Recent Examples of death benefit from the Web
One policy had a $10 million death benefit, paying $7.5 million to Diane; $2 million to the couple’s daughter, Jenna; and $500,000 to two employees.
In any event, the insurer never pays a death benefit, an advantage the insurance industry has come to rely on.
Clients can borrow against this accumulated value during retirement or simply use it to increase the death benefit that passes to their grandchildren.
Dividends can be used to reduce the cost of premiums, to increase the cash value and/or death benefit of life insurance, or be taken in cash.
But if your policy looks profitable, a life settlement typically amounts to 20 to 30 percent of its death benefit.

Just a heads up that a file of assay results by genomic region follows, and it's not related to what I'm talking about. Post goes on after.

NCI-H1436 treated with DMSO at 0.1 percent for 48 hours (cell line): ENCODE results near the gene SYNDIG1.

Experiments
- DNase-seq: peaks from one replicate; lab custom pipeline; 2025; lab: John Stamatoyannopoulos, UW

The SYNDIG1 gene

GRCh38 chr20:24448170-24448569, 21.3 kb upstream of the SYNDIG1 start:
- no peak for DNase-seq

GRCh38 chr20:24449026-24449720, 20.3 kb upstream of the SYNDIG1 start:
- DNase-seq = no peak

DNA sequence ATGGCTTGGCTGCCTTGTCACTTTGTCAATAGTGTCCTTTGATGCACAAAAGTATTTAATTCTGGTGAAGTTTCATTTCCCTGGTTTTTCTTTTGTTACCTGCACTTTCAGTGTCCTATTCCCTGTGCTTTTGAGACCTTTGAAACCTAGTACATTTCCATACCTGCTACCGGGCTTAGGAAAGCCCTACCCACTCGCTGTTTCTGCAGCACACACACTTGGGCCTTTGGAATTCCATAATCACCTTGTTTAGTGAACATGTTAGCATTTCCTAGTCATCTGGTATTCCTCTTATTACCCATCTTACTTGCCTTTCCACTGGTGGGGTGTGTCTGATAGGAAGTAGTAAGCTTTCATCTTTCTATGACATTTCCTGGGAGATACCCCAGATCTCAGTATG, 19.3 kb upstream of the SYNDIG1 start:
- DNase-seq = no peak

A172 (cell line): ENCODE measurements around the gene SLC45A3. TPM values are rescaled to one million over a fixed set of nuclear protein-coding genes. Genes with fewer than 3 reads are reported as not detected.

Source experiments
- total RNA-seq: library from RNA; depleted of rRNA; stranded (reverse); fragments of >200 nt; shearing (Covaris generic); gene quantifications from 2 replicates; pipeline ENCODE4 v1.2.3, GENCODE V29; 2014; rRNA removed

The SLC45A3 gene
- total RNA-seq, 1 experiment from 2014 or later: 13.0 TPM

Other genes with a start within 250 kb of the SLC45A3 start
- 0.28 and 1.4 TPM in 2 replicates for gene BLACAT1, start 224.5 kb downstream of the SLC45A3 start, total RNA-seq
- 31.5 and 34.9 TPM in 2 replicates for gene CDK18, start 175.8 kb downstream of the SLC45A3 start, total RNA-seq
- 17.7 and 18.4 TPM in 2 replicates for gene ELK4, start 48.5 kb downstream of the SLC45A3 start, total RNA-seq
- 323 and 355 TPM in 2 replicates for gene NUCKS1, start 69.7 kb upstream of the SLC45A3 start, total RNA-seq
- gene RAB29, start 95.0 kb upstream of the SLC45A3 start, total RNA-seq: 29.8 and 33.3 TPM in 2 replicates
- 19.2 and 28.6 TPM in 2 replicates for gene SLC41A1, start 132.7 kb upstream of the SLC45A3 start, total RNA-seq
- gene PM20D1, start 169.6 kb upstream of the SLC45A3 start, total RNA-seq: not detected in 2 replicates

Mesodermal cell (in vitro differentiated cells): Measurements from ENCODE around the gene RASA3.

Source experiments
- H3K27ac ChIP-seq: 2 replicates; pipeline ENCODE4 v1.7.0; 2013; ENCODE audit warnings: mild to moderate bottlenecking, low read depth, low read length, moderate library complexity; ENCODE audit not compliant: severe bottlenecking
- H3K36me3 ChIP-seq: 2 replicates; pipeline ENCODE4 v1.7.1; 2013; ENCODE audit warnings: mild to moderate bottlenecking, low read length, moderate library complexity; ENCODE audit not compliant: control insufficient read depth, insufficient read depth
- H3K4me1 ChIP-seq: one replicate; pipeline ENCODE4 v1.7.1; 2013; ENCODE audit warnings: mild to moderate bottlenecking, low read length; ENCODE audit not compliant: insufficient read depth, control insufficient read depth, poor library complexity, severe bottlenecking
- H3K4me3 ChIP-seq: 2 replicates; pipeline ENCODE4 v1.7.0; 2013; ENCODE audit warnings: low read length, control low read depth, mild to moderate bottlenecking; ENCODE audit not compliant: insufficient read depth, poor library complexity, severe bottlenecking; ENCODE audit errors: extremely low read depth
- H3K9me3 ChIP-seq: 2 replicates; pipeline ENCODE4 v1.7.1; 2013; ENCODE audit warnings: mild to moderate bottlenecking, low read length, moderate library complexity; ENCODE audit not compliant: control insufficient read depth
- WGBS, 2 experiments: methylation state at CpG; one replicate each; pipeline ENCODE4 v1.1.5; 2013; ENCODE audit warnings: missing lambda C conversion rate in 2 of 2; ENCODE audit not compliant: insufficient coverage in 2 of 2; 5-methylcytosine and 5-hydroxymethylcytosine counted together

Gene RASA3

These example sentences are selected automatically from various online news sources to reflect current usage of the word 'death benefit.' Views expressed in the examples do not represent the opinion of Merriam-Webster or its editors. Send us feedback.
First Known Use of death benefit
Financial Definition of DEATH BENEFIT
What It Is
How It Works
Also called a survivor benefit, a death benefit may come in the form of a one-time payment on a life insurance policy or in a series of income payments that are a percentage of those granted to the annuitant prior to death. For instance, as the beneficiary on a life insurance policy, a surviving spouse will be entitled to a one-time monetary payment upon the death of the other spouse as specified in the policy. Likewise, upon the death of an annuity holder, the beneficiary will receive ongoing annuity payments at a percentage of those received by the annuitant.
DEATH BENEFIT Defined for English Language Learners
Definition of death benefit for English Language Learners
: money that an insurance company pays to the family of someone who has died because that person had life insurance
legal Definition of death benefit
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